Carolyn Rouse, chair of the anthropology department, pictured above. Courtesy of Princeton Alumni Weekly.
Love saves lives. This was the theme of the 45th annual March for Life in Washington D.C., which drew tens of thousands of pro-life activists — including 40 students from Princeton Pro-Life — to protest the legalization of abortion in Roe v. Wade. Though four and a half decades of marches have not overturned Roe, we persist in joyfully and peacefully witnessing to the sanctity of all human life.
There is something sacred about eating, about the basic act of breaking bread with another. It is one of the rituals of human history, the sharing of a table. It sits alongside other sacred rituals of humanity — passing time together, praying together, mourning together — that are all, at their heart, forms of togetherness.
Last month, the feminist website Babe ran an article recounting the traumatizing sexual experience that a 23-year-old photographer, writing under the pseudonym “Grace,” had with comedian Aziz Ansari. While this comes during a time when sexual assault awareness is at a record high with the rise of #MeToo, many are quick to dismiss the victim’s allegations as an unviable part of the movement.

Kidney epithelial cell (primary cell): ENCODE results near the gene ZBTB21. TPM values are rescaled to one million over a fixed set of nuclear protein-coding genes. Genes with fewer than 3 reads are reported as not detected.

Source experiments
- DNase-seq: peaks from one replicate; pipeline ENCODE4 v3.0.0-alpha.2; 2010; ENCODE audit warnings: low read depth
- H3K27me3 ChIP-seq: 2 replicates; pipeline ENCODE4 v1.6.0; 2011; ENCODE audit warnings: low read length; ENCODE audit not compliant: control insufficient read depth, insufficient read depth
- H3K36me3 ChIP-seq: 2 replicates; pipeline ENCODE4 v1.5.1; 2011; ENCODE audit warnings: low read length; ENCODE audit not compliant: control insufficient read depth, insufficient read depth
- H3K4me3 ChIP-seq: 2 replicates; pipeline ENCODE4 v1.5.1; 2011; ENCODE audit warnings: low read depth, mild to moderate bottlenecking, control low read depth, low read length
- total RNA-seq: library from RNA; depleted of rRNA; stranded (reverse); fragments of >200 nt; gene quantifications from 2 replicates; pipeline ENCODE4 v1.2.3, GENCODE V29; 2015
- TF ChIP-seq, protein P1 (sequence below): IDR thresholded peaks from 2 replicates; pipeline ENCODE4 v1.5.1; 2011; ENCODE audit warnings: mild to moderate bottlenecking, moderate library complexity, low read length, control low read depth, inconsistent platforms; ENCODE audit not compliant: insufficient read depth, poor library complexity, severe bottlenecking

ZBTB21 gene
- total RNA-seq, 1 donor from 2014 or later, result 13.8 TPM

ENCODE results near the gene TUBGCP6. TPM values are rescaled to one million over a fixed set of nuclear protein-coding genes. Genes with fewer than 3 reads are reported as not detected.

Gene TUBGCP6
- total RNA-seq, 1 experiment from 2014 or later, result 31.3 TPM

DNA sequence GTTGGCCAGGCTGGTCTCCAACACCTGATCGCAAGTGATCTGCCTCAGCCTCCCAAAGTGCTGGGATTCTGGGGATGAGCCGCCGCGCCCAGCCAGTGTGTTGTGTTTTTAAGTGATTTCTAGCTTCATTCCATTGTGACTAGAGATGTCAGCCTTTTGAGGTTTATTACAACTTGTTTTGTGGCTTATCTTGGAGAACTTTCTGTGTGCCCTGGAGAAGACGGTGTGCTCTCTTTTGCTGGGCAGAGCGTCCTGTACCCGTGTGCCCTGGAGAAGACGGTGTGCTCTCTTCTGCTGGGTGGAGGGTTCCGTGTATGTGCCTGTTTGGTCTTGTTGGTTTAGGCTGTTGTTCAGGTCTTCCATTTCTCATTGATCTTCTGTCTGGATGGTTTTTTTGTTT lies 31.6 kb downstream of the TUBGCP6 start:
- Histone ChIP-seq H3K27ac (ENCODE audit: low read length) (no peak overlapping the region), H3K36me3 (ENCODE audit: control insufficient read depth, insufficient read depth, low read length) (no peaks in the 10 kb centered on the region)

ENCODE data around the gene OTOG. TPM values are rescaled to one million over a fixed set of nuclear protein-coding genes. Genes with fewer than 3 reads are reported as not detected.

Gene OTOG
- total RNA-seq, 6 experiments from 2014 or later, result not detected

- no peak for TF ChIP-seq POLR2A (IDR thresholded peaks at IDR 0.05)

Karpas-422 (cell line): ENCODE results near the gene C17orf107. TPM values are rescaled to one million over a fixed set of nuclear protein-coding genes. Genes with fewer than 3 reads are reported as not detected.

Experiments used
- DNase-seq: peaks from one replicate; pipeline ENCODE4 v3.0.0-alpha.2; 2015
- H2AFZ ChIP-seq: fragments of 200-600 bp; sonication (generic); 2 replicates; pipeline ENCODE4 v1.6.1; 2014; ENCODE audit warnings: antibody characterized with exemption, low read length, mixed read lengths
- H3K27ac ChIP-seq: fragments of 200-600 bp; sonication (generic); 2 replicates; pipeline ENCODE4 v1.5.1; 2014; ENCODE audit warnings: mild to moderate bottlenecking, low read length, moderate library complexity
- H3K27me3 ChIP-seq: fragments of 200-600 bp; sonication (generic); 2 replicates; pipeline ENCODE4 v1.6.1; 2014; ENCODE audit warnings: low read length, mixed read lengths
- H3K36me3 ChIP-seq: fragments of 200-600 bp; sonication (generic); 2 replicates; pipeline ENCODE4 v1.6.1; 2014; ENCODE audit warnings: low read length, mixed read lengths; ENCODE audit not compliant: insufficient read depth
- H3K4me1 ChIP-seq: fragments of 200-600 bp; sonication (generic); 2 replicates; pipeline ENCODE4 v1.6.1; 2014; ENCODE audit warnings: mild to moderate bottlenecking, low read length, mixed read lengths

One year ago, I asked a sophomore friend about eating club initiations. I questioned him further about the specifics of the centuries-old rites and rituals surrounding these infamous events, so he showed me firsthand what they were like by whipping out his iPhone and scrolling through posts on social media. As he flipped through them, I was appalled at what I saw.
In 1977, the movie “All the President’s Men” won the Academy Award for Best Sound. There’s a reason for this. At the end of the film, after Bob Woodward and Carl Bernstein painstakingly uncover the Watergate scandal, footage of Richard Nixon’s second inauguration appears on a TV in The Washington Post newsroom. The movie pans toward Woodward and Bernstein clacking on typewriters.